But I’ve unearthed my book cataloguing software. Well, that is, I unearthed it, copied the database file over to the new computer and went ahead and purchased a new licence. I think I may have purchased a lifetime licence some time way back when, but a new one was 40 dollars and, seriously, the time it would take me to find documentation and communicate with the company to get that sorted is worth more to me than a measly 40 dollars. Besides, it’s pretty good software, so I don’t mind supporting them a bit.
It’s called BookCAT. If you have a collection (or you’re responsible for a collection) that is being lent out, I imagine it’s really great. For us booknerds it’s great, too. You can track all sorts of things, like where you bought the book, for how much, when you read it, how much it may be worth now, and where you keep it. There are custom fields, so anything they haven’t thought of you can add (I’ve got «Foreign currency purchase price» and «Purchase notes», and may add Bookcrossing ID).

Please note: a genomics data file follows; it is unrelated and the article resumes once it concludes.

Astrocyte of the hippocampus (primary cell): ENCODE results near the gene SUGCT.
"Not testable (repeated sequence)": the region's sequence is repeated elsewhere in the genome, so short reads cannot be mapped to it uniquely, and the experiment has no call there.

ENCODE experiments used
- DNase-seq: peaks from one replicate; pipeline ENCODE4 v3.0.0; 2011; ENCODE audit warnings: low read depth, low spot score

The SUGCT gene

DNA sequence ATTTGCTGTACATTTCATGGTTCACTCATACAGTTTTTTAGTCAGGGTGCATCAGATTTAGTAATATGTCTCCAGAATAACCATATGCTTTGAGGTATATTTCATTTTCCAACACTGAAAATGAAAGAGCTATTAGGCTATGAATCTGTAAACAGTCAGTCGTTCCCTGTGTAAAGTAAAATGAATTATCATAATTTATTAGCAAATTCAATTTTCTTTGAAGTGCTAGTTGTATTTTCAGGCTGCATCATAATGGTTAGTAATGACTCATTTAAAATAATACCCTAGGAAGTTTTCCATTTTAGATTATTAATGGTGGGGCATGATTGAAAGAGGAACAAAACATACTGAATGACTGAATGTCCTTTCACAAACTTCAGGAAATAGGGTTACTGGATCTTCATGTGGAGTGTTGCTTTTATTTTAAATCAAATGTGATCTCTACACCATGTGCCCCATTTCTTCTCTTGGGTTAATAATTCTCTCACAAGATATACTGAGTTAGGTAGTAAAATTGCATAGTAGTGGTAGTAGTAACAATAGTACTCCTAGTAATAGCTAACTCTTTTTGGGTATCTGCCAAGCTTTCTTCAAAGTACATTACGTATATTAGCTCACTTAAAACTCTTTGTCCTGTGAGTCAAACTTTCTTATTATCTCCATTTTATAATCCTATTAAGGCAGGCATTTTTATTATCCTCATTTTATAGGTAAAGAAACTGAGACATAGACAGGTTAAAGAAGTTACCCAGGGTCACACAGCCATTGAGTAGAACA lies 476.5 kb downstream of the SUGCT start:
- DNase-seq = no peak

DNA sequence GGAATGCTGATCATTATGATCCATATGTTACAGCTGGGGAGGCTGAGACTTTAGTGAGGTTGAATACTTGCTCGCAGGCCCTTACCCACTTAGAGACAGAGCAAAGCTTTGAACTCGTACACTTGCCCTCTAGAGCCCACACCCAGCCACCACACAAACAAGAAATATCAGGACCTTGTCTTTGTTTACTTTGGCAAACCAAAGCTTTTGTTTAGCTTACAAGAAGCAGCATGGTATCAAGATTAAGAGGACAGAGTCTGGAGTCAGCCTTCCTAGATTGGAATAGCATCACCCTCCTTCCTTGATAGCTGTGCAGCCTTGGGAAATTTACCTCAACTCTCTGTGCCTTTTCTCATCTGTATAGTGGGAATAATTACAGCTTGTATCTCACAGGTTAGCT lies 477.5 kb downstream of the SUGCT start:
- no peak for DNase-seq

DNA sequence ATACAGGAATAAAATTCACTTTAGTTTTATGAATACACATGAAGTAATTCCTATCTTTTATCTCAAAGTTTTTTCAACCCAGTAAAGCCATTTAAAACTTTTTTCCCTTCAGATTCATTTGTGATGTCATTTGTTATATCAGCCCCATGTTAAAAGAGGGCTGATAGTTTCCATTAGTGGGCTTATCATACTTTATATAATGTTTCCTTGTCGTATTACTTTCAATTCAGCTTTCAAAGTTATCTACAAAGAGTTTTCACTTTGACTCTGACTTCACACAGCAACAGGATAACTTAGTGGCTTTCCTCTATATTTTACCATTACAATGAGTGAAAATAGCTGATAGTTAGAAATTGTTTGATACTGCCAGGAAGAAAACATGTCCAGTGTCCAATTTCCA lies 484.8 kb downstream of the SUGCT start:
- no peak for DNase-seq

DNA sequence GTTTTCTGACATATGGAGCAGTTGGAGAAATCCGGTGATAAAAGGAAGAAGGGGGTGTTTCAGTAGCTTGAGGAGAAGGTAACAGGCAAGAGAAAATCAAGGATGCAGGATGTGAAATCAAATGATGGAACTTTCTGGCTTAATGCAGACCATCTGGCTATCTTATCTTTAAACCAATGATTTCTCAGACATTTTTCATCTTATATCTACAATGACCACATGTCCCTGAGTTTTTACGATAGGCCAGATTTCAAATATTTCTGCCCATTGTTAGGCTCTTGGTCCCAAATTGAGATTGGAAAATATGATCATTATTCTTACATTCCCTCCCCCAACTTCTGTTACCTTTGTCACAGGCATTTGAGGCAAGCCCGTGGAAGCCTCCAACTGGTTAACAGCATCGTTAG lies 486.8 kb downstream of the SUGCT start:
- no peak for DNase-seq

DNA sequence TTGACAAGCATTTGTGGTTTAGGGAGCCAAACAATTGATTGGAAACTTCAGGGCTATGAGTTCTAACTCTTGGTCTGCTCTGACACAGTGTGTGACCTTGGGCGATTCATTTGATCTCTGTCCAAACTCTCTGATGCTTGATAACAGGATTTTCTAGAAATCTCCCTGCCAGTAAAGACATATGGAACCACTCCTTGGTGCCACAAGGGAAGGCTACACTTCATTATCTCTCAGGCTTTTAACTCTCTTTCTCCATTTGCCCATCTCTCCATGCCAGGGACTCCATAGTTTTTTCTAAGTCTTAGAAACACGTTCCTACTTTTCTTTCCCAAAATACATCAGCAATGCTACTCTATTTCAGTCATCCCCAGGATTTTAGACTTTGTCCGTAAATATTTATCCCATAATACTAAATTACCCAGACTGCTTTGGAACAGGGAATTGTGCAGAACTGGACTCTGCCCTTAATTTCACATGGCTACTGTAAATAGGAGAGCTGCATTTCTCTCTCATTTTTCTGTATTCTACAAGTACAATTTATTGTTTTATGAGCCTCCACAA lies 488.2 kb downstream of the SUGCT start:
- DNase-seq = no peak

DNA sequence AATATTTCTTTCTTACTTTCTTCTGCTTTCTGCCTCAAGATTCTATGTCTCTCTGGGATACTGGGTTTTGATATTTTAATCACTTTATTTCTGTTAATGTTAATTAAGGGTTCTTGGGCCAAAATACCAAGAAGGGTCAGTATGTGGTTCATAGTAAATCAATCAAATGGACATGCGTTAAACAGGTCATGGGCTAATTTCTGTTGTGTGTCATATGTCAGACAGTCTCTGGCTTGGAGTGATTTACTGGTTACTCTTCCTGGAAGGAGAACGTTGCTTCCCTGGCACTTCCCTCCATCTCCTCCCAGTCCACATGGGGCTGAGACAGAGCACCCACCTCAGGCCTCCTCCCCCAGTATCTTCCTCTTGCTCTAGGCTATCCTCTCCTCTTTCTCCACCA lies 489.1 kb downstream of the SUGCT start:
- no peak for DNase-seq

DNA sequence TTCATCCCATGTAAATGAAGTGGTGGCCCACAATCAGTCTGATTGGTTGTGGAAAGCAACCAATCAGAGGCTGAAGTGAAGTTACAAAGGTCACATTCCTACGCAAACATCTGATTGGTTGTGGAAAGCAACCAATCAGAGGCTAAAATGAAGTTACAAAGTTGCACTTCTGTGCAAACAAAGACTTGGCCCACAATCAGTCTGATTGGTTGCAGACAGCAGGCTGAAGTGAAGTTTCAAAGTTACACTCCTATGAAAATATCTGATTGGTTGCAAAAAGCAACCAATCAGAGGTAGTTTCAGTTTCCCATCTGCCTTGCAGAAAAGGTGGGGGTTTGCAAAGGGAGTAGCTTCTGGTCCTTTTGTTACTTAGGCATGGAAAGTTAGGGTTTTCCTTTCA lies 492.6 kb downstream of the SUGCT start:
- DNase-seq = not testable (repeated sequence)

The downside is the time it takes to enter the data. The process has been sped up a bit in the new version, since you can get a lot of information off the internet automagically, but if you really want to keep track of where you purchased a book and how much it cost, obviously you need to enter that. And I last updated my database in… 2005. Ugh. In fact I had version 6 of the software on my old computer, I now have version 10. Still, importing the old database was painless, so there is little cleanup to be done, and if I take one shelf at a time and call it a work in progress, I may, sometime in the next century, get more or less up to date.
I’ll start with the books we purchased in Scotland, if I can at least keep up to date with new purchases I may stand a fighting chance.